Review

Review: Electric Idol by Katee Robert (2021)

Dark Olympus, Book #2

Review of Dark Olympus, Book #1

Heat Factor: There’s a lot of sex, but I wouldn’t call it spicy

Character Chemistry: If you say so

Plot: Eros is supposed to kill Psyche, and marries her instead

Overall: Decidedly meh

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Series Review

Series Review: Out of Uniform Series by Annabeth Albert (2017)

Heat Factor: It’s pretty sexy. Except for the book with the demisexual protagonist, which is a slower burn, these guys have a lot of sex. Some of it is kinky funtimes, too.

Character Chemistry: The chemistry between the protagonists largely worked for me (I mean, I binged this series HARD, so something was working)

Plot: Navy SEALs navigate queer love in a macho-type workplace while dealing with work-related hurdles and personal dramas

Overall: I’m not always one for the military romance (though more me than Holly or Ingrid), but this series totally did it for me.

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Recommended Read, Review

Review: Act Like It by Lucy Parker (2015)

London Celebrities, Book 1

Heat Factor: It’s getting steamy, but I’m still confused about why I like you so much

Character Chemistry: Super-grump meets bouncy-Tigger sunshine

Plot: Co-stars forced to fake date to boost a play’s PR

Overall: Immediately got the sequel

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Recommended Read, Review Revisited

Review Revisited: Holly’s Take on A Christmas Gone Perfectly Wrong by Cecilia Grant (2014)

Hey you! Yeah, you! 

Are you feeling Grinchy right about now? 

Would you like your heart to grow three sizes?

Yes? 

Then please go read A Christmas Gone Perfectly Wrong immediately. It might be the perfect Christmas romance. It’s utterly charming and includes just enough of the obligatory “let’s do Christmas cheer” activities without being twee. It features two protagonists for whom *everything* goes wrong (#relatable, what’s up 2021!), but things end up just right in the end (and my heart goes pitter-pat).

I agree with everything Erin wrote about the characterizations in her review. What she doesn’t discuss is how crisp the writing is. Not just on the level of plot and characterization—because the way Grant builds up the tension between these two crazy lovebirds is masterful—but also on the level of word choice.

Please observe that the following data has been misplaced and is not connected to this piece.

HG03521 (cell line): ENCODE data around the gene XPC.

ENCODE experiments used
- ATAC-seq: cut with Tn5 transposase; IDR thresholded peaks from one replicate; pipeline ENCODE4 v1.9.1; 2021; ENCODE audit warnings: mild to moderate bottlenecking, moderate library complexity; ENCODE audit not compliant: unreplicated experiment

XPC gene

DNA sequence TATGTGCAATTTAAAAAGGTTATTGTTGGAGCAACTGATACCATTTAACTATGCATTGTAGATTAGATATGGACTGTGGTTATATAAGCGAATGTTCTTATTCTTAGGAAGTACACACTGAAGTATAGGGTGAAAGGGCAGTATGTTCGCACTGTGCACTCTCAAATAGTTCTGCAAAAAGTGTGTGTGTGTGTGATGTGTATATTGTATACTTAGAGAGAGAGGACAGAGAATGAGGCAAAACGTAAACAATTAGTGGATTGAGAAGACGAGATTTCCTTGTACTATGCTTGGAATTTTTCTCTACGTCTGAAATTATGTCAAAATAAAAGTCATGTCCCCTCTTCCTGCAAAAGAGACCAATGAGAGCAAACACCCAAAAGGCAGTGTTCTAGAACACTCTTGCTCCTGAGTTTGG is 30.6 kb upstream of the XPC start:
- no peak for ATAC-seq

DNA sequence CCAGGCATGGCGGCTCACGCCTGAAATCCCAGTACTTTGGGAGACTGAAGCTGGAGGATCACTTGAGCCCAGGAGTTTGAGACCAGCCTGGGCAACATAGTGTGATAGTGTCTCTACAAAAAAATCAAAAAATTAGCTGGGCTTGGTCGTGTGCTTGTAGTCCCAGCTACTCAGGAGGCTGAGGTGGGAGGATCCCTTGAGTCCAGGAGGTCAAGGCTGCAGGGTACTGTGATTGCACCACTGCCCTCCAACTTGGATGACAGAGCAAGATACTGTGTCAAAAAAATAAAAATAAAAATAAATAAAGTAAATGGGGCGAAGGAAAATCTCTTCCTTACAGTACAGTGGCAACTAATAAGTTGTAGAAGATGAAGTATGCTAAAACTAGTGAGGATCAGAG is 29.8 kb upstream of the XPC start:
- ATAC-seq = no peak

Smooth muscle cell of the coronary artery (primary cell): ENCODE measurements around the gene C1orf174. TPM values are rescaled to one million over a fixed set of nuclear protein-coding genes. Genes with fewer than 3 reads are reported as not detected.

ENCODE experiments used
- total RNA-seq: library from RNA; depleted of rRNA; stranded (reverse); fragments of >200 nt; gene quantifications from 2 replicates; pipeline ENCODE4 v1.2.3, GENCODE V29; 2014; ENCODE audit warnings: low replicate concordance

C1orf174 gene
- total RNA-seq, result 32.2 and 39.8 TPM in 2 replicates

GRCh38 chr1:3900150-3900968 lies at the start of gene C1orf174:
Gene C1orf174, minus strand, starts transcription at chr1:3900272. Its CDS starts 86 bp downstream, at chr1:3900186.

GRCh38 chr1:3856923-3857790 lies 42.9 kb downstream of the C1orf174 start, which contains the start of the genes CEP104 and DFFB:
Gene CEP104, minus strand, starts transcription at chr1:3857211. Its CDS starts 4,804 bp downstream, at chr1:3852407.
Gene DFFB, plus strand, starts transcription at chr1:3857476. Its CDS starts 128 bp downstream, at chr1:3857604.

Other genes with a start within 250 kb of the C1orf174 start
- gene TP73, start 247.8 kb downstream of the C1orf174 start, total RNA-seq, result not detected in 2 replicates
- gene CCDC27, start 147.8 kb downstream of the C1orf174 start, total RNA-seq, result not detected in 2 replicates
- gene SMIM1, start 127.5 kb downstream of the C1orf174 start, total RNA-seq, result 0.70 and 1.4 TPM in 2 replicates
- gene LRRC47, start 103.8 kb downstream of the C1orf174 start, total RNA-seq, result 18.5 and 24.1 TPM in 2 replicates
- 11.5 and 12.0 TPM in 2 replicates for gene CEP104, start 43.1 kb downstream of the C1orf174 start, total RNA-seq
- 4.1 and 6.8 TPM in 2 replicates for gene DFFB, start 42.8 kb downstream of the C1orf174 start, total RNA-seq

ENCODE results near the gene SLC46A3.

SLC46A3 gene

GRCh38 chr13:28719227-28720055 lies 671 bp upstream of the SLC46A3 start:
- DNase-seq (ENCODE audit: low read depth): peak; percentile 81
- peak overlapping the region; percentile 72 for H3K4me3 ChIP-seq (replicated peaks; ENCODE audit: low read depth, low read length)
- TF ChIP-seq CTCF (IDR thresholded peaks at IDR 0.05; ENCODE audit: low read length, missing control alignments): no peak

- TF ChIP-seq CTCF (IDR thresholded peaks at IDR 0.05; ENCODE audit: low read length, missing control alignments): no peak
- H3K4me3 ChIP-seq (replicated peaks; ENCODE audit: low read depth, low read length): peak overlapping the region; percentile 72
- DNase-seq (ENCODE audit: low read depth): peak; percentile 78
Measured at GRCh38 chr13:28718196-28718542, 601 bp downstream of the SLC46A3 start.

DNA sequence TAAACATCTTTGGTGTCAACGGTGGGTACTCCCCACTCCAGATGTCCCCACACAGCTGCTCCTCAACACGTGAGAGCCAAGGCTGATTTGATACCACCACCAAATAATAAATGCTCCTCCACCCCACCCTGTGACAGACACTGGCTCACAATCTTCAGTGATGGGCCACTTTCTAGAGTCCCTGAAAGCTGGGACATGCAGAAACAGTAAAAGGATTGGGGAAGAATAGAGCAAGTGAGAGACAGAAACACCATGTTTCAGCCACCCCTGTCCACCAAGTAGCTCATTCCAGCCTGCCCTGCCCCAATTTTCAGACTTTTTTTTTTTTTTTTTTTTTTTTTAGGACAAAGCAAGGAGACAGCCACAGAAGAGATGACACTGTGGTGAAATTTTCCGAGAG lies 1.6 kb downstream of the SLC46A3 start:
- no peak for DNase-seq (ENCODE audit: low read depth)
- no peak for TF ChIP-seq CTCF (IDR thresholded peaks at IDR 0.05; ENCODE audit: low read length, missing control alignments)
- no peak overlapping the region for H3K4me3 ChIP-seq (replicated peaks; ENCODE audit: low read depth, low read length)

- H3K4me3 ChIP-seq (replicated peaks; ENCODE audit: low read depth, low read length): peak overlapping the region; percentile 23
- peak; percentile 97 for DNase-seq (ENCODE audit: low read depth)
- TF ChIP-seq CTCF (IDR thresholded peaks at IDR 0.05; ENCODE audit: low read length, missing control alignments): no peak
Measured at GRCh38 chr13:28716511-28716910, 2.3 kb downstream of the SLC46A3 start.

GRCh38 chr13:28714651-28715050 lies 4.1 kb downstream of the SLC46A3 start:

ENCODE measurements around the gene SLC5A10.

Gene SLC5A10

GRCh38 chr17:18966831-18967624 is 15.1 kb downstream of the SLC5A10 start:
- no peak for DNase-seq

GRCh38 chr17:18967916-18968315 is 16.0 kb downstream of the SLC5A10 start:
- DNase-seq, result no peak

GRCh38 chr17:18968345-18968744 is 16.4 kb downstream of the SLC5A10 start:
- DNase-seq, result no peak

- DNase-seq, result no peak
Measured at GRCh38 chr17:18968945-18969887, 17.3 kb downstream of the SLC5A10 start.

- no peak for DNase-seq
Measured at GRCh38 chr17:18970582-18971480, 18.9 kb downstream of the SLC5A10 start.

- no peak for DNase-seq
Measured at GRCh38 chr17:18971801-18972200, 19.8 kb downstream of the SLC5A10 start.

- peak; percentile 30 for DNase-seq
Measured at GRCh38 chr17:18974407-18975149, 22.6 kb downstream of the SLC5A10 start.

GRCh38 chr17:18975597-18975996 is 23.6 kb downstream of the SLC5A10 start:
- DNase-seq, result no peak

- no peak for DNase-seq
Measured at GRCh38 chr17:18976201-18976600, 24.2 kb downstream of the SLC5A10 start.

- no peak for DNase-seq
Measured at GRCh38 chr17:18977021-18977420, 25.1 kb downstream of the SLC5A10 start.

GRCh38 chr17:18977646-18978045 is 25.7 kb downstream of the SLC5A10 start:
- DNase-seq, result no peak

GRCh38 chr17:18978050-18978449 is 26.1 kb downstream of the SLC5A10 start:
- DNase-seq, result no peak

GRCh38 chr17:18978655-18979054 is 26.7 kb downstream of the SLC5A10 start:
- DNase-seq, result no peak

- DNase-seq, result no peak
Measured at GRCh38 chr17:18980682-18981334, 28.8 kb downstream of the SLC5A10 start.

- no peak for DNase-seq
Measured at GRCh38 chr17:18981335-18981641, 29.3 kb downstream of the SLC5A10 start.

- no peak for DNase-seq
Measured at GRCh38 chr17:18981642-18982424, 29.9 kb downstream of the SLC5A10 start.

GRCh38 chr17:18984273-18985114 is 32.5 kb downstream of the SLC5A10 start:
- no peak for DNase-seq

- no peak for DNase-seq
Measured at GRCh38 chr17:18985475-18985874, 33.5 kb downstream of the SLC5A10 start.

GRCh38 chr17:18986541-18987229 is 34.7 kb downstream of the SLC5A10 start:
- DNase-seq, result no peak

Here are the first two paragraphs:

The trouble, Andrew Blackshear would later reflect, might have all been avoided if he’d simply kept to the main road. His first glimpse of the girl would then have been indoors, seated, with her hair bound tidily back, and their first dialogue would have been an inquisition so tedious as to temper the allure of those great swooping clean-edged curves that made up her prodigal mouth.

But with no way of knowing what lay in store, he hadn’t any reason to avoid the detour. The clouds broke above him, he turned down a lane whose towering yews promised a bit of shelter, and trouble found him, in torrents that put the winter squall to shame.

“Trouble found him, in torrents that put the winter squall to shame.” Just sit and savor that clause. I am egregiously bad at text analysis, so I can’t explain how amazing it is, but I can feel it, in my guts.

Look, both Erin and I thought this book was really really wonderful. You should probably just trust us. (Read on for Erin’s thoughts on the characters, plus general squeeing.)

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Recommended Read, Review

Review: The Brightest Star in Paris by Diana Biller (2021)

Sequel to The Widow of Rose House

Heat Factor: There’s a flame, but it’s more docile wood stove than raging inferno. 

Character Chemistry: They really like each other, but are holding back. 

Plot: Amelie has made a safe life for herself and her younger sister—and then Benedict comes back to Paris after twelve years away.

Overall: I really liked this book. A lot.

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